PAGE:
For all the fear of the Capitals’ scoring and their power play, listen to the words of the immortal Flavor Flav — don’t believe the hype.
Sure, the Caps tied Game 1 – a game they went on to win – on the strength of an Alexander Ovechkin power play goal. The much-lauded Capitals power play strikes again! They’re not as good as you think.
Yes, Washington led the league, converting 28.6% of opportunities with the man advantage. Yes, they scored 44 power play goals, more than any other team. And, yes, Alex Ovechkin led all players with 16 power play goals. But it’s easy to rack up numbers, especially when you do it against weaker teams. That’s exactly what the Capitals and Ovechkin have done.
In a conference where nearly over half the teams make the playoffs, the Capitals played in a division where only one team – the Caps – reached the postseason. That amounts to 18 games against teams with a combined record of 76-99-17 and a win percentage of just .395. (Compare that to the Rangers’ divisional opponents and their combined .531 win percentage.)
Thanks to the general weakness of the Southeast Division, the Capitals played 56% of their games against non playoff teams – more than any other team in the league. That includes three teams that finished more than ten points outside of a playoff spot: Carolina, Tampa, and Florida. Those three clubs allowed more goals (160, 150, and 174, respectively) than any other teams in the NHL. Talk about quality of competition. Not here.
Beating up your little brother doesn’t make you tough. Beating up on your weaker divisional rivals also doesn’t make you the most offensively talented team in the league. The Caps are good, but they’re not nearly as good as their stats would lead you to believe.
Power Play Powerless Against Playoff Teams
As for their top-ranked 28.6% power play, let’s break it down.
A total of 29 of their 44 power play goals came against non playoff teams. In those games, the Caps converted like crazy with a 29.9% power play. They averaged a difference-making 1.07 power play goals per game. Impressive.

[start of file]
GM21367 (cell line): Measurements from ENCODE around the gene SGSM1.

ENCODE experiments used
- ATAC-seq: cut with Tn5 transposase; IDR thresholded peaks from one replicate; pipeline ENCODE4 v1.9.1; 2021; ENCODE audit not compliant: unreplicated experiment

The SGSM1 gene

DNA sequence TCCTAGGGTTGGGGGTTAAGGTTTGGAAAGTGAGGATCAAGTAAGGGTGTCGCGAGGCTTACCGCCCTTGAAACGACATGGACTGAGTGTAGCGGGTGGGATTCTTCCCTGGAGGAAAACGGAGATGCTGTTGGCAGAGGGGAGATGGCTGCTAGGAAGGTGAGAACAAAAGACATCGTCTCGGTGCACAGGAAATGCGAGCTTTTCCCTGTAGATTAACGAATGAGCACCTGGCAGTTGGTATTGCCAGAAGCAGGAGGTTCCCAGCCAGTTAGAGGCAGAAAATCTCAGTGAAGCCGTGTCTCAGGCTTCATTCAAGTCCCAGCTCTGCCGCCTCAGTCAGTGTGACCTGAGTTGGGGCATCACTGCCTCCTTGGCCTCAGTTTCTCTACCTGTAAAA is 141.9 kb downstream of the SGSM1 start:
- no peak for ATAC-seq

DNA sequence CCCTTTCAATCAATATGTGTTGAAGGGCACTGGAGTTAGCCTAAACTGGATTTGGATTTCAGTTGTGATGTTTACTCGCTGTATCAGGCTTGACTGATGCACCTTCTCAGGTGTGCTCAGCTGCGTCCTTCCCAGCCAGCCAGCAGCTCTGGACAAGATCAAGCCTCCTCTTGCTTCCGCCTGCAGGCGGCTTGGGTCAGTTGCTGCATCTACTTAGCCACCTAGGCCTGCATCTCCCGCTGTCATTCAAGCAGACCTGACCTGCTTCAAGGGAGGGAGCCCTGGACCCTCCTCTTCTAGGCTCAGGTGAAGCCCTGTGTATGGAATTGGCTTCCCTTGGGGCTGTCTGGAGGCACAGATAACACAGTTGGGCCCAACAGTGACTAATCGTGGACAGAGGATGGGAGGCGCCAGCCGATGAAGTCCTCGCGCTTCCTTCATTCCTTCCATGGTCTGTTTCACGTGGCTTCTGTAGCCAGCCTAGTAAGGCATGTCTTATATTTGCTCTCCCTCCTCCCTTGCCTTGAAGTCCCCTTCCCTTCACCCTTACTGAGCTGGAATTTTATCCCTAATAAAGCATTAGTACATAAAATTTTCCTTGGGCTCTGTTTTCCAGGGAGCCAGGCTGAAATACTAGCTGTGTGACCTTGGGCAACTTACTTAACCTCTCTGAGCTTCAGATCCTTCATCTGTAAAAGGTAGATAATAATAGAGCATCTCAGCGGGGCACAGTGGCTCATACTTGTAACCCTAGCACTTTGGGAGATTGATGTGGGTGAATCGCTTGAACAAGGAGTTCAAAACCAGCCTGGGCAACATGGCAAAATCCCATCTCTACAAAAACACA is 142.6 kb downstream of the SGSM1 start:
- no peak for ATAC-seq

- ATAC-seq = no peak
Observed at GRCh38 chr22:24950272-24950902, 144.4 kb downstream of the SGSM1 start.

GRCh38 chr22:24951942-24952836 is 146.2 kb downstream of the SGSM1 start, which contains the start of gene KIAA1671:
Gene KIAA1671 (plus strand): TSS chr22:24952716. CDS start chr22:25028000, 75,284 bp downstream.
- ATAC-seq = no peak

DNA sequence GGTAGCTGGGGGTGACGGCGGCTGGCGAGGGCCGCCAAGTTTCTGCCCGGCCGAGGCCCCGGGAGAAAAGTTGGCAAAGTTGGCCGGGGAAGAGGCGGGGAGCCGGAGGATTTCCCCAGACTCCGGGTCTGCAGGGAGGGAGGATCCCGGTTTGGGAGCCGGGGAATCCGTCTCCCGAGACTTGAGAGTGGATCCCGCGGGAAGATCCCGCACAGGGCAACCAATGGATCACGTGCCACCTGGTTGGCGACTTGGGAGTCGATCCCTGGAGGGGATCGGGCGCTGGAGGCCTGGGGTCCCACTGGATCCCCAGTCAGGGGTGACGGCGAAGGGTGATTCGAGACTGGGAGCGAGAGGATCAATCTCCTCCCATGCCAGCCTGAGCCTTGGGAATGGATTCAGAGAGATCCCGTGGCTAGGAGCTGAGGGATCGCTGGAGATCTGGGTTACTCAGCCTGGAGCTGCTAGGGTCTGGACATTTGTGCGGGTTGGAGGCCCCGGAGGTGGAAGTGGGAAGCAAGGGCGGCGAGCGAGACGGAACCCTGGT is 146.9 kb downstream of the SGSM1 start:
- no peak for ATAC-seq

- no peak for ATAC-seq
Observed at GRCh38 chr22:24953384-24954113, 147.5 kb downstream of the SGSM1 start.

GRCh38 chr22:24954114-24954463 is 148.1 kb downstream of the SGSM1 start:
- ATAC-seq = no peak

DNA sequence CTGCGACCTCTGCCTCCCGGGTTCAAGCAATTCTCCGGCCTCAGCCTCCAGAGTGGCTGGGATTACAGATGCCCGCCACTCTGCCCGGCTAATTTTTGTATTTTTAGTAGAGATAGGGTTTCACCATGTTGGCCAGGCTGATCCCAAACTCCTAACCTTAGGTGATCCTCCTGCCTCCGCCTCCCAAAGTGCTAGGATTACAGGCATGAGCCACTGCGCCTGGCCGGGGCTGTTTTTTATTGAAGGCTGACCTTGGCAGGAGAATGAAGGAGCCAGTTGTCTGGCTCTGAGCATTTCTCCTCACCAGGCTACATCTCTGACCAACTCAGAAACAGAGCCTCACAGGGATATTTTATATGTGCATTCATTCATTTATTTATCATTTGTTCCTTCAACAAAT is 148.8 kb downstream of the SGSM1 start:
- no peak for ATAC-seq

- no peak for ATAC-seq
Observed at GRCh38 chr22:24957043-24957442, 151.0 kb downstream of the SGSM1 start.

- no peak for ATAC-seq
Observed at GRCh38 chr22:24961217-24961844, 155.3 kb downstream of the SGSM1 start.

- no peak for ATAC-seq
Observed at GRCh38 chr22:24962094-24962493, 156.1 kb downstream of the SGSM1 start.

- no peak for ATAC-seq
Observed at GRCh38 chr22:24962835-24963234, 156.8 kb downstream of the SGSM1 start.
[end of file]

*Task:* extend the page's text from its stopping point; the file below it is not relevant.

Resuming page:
Less impressive was their 22.4% power play against playoff teams. Still a top power play, you say? Back out the three games they played against the Toronto Maple Leafs, in which they went 5-for-12. Against the remaining six Eastern Conference playoff teams, the Caps were a very pedestrian 18.2% with only 10 power play goals – dropping them all the way to an average of 0.56 power play goals per game. Better than the Rangers’ power play, for sure, but impressive? Not so much.
Ovechkin the Magician
Let him dazzle you with his amazing moves on the ice! Hang on to your hat as he scores 32 goals on the way to another Rocket Richard Trophy!
Be amazed when you realize that he’s only scored nine of those goals against playoff teams! Nine. That’s it. Those other 23 goals all came against teams with losing records. Pretty easy when you’re busy piling up points against a group of goaltenders who combined for a 2.88 goals against average and .901 save percentage.
The Washington Capitals are a formidable opponent. They’ll be tough to win a series against, and the winner will have fought hard to claim the series. For the Rangers, that means even more work digging out of a one game series deficit. The Caps’ power play going 1-for-5 in the first game is no surprise – when you give teams five opportunities, they will convert. The Rangers need to stay out of the box more and let the Caps’ man advantage come back down to earth. It will. When it comes to Washington’s power play and gaudy offensive stats, though, don’t – don’t – don’t believe the hype.
Related: Ovechkin Rocks a Rhyme in “Champion”
Follow Josh on Twitter: @joshsmith29
Josh is a life-long hockey fan. He grew up as a fan of the New York Rangers, but thanks to their general mismanagement and years of mediocrity, has developed a great appreciation for every team across the league.
He’s been writing about hockey on various sites since 1995. In addition to his work at The Hockey Writers, he also keeps tabs on the referees over at ScoutingTheRefs.com.